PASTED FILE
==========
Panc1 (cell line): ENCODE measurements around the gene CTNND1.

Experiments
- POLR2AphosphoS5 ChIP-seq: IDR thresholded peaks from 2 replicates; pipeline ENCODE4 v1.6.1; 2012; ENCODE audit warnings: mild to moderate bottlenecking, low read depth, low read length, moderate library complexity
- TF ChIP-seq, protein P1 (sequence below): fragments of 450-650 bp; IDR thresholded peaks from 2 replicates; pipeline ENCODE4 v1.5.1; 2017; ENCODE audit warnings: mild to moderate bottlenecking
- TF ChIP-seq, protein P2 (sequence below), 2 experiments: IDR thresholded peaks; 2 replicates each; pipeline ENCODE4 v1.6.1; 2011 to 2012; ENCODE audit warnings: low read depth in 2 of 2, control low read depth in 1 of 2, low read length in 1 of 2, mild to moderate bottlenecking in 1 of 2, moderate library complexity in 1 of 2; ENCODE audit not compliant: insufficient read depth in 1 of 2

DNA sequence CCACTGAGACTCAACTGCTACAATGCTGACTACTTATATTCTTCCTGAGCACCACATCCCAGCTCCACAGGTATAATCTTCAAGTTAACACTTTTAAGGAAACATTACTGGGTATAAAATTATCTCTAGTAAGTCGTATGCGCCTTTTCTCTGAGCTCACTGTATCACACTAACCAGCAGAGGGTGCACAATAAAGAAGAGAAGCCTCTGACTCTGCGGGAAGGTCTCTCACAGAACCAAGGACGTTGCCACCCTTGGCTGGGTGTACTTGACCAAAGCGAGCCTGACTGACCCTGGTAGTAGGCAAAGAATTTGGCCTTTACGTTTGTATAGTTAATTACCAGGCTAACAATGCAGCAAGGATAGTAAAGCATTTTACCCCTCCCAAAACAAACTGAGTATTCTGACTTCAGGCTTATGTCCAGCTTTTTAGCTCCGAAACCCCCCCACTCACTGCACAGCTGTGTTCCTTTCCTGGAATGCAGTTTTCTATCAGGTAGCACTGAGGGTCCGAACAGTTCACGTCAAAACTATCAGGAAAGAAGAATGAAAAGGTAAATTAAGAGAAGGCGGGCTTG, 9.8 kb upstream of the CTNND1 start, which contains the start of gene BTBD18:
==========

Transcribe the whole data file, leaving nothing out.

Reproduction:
Panc1 (cell line): ENCODE measurements around the gene CTNND1.

Experiments
- POLR2AphosphoS5 ChIP-seq: IDR thresholded peaks from 2 replicates; pipeline ENCODE4 v1.6.1; 2012; ENCODE audit warnings: mild to moderate bottlenecking, low read depth, low read length, moderate library complexity
- TF ChIP-seq, protein P1 (sequence below): fragments of 450-650 bp; IDR thresholded peaks from 2 replicates; pipeline ENCODE4 v1.5.1; 2017; ENCODE audit warnings: mild to moderate bottlenecking
- TF ChIP-seq, protein P2 (sequence below), 2 experiments: IDR thresholded peaks; 2 replicates each; pipeline ENCODE4 v1.6.1; 2011 to 2012; ENCODE audit warnings: low read depth in 2 of 2, control low read depth in 1 of 2, low read length in 1 of 2, mild to moderate bottlenecking in 1 of 2, moderate library complexity in 1 of 2; ENCODE audit not compliant: insufficient read depth in 1 of 2

DNA sequence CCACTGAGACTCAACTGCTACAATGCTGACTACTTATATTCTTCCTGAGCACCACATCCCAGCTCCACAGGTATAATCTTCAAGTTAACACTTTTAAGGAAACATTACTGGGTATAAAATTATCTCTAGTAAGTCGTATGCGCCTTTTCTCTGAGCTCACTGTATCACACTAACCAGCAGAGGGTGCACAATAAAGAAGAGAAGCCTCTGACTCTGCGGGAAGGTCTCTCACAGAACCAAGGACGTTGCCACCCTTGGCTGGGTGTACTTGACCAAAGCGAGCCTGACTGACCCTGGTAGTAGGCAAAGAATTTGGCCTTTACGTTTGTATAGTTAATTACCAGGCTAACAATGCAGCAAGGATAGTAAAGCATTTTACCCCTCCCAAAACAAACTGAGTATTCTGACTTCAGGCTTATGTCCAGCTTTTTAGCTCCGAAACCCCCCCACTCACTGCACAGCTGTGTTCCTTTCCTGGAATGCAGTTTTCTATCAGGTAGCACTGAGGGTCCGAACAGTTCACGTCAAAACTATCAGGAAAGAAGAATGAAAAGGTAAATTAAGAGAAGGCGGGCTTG, 9.8 kb upstream of the CTNND1 start, which contains the start of gene BTBD18: